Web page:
Moscow's opulence and high culture is a sight to be seen. Forget what you learned about Russia in grade school. This lavish capital of a formerly communist nation has fully embraced the luxuries, excesses and decadence of Western capitalism. Like many former Soviet countries, Mother Russia struggles to successfully confront issues of widespread poverty, alcoholism, failing healthcare, and environmental protection. But Moscow has burgeoned into one of the most expensive, exclusive and largest travel destinations in the world. It comes complete with world-class museums, magnificent palaces, $1,000-a-night hotels, "face-control" nightclubs and internationally-renowned restaurants. Don't think you can afford Moscow? Don't be afraid. You can still find affordable deals if you are vigilant. This metropolis has a big and bold character and grandiose setting that's definitely worth getting to know.
The best time to visit Moscow is April and May, when the temperature creeps into the 50s and 60s, the sun begins to shine for significant portions of the day, and hotel rates have yet to skyrocket into peak ranges. Of course, the golden period is summer, when the city is warm and bustling. But if you want to (slightly) spare yourself from the perpetually expensive rates, try the shoulder seasons in the spring and early fall. Preferably spring, since fall experiences more rainfall and less sunlight. Winters are brutally cold, but this is when you'll get a true glimpse into the Moscow experience (A frost-bitten walk through Red Square seems to intensify the historical significance of this great capital city).
Data sourced from the National Climatic Data Center
English is spoken in major hotels and restaurants, but you'll find mostly Russian speakers in the less tourist-heavy areas, such as at the market or in small inns. Some helpful Russian greetings include the informal hello (pronounced, pri-VET); the formal hello (Zdravst-vwee-tye); the informal goodbye (pah-KAH); and the formal goodbye (Dah svih-DA-nee-ye). To thank someone, say "Spas-EE-ba."
Traditional Russian fare focuses on hearty meat dishes and cold soup, a particularly Russian specialty. But don't arrive in Moscow thinking you'll experience only the old cuisine. Russia's new personality has been accompanied by a lavish taste for international cuisine, especially Asian food. Sushi and Asian fusion restaurants are among the most popular in the city, and other dining options include American and Italian cuisine. Eating out, like everything in Moscow, can be very expensive, but you can find cheaper restaurants in shopping centers and areas outside the city center.
Stay alert for pickpockets when using public transport and when visiting the main tourist sites. Many an unsuspecting traveler has been relieved of some rubles on the Moscow Metro and near Red Square . Also, make sure to exercise extra caution when leaving bars and clubs at night.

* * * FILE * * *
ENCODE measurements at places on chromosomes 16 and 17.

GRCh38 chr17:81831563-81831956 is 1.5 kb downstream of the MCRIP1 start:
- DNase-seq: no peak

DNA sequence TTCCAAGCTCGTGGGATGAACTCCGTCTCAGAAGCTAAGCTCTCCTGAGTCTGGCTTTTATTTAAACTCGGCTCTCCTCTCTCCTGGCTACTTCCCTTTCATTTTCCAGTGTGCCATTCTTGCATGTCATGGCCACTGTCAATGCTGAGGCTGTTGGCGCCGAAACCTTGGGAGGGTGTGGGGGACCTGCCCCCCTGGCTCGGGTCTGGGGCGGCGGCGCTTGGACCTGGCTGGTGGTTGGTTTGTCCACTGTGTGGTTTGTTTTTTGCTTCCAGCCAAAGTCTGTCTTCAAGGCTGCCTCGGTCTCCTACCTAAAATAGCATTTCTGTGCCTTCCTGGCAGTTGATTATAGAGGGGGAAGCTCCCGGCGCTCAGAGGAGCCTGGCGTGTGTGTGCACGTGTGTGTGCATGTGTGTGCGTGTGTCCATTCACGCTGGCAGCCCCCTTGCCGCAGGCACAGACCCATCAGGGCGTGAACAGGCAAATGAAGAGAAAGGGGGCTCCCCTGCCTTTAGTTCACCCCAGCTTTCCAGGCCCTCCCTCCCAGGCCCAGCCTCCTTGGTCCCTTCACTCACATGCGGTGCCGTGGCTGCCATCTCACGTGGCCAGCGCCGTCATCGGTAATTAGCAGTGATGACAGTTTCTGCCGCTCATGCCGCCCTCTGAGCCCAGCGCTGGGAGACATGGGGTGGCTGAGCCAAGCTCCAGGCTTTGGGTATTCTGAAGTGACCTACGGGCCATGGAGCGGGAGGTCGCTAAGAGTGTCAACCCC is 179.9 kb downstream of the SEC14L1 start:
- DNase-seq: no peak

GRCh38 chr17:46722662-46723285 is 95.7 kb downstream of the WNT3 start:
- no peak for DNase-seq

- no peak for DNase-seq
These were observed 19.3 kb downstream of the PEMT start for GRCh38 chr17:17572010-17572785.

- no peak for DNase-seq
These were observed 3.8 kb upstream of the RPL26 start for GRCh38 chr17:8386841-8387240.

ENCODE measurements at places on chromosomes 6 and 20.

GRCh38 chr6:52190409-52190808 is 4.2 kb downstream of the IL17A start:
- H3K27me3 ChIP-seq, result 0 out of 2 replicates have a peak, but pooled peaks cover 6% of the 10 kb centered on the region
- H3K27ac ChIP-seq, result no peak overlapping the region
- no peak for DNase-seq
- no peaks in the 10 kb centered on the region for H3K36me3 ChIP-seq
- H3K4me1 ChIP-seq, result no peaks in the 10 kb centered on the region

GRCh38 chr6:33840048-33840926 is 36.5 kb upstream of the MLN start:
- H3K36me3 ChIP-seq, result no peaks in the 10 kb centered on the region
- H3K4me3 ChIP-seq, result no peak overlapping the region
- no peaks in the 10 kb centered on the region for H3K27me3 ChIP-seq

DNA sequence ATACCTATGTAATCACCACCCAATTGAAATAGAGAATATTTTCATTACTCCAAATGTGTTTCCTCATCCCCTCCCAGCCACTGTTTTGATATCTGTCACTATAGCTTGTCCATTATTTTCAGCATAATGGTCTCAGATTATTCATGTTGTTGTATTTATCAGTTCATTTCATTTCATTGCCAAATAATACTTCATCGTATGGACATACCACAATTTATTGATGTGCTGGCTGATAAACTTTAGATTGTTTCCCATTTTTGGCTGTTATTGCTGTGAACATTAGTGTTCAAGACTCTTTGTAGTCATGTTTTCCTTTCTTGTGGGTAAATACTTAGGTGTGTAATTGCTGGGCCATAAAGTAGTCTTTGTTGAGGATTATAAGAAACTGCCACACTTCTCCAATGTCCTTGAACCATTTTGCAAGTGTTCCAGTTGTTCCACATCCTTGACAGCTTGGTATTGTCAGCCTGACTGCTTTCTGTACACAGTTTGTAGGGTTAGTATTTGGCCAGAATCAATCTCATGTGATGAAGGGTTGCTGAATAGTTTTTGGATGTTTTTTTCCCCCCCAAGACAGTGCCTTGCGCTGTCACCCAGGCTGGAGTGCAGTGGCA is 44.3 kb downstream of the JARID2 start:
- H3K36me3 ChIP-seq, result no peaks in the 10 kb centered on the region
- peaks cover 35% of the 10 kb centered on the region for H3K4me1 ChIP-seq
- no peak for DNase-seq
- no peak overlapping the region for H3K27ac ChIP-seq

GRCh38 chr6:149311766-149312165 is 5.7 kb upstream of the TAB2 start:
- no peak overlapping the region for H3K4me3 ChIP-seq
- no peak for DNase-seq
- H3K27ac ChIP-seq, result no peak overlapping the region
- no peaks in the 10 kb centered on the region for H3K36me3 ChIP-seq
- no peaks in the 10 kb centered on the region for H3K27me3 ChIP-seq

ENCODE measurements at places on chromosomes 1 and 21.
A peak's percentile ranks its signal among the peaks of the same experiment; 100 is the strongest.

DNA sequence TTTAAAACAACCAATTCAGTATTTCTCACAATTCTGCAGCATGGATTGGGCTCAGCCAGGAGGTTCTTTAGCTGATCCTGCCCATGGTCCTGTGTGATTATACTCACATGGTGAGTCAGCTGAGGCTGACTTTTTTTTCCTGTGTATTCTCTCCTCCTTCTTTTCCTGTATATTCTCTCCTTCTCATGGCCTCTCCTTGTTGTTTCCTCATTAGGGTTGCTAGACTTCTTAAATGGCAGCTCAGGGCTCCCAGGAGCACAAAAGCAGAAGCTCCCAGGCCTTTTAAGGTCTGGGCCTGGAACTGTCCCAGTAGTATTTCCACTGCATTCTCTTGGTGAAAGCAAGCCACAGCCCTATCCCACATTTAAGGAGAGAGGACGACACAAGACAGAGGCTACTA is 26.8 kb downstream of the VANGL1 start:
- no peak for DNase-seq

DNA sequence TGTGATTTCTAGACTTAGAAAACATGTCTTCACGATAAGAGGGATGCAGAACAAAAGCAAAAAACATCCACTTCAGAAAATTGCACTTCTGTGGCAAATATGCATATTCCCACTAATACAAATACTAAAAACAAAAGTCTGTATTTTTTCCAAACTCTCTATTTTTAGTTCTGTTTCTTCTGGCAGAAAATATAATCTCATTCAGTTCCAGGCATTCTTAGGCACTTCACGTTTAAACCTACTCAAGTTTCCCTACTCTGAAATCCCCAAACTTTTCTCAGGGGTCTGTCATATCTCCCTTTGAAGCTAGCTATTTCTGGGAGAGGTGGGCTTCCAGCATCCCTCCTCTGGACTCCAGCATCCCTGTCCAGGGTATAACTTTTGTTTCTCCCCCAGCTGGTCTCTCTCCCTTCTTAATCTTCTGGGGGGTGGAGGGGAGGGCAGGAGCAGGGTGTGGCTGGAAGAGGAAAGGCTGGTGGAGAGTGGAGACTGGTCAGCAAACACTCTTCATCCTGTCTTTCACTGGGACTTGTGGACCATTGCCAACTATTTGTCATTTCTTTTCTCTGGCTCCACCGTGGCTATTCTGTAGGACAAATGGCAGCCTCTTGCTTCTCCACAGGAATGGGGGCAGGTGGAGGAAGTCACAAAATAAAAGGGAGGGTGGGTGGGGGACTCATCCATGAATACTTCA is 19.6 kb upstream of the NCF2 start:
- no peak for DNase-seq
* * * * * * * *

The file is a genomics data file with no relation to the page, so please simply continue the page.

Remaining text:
There have been cases of corrupt police asking for random fines -- if this occurs, get the officer's number and name and ask to go to the police station with him or her.
The best way to get around Moscow is the metro. Faster and more efficient than the trolley buses and trams, this extensive system has stations that contain beautiful ornamentation, sculptures and mosaics. You could rent a car, but it's best to use public transportation to avoid the city's perpetually congested roads. Plus, street signs are all in Russian. In fact, English signs are nonexistent in the public transit system as well, so it's best to quickly get familiar with a map. Most travelers arrive through Moscow's Sheremetyevo International Airport (SVO), but there are several other airports that serve the metro area. Several buses and a metro line shuttle airport travelers to and from downtown.See details for Getting Around
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Acquiring a visa to travel in Russia is a bit more complicated and expensive than visiting other countries. Every foreign traveler entering Russia must have a Russian-based sponsor (like a hotel, tour company, university or relative). In addition to a valid U.S. passport, you must also obtain a travel visa from a Russian embassy or consulate prior to arriving in Russia. If you plan to stay in Russia for more than seven days, you have to register your visa and migration card (the white paper document given by the border police on first entry to Russia) with the Federal Migration Service. Visas can cost anywhere from $160 to $250 per person, depending on the length of your stay. For more information on entry and exit requirements, visit the U.S. State Department website .
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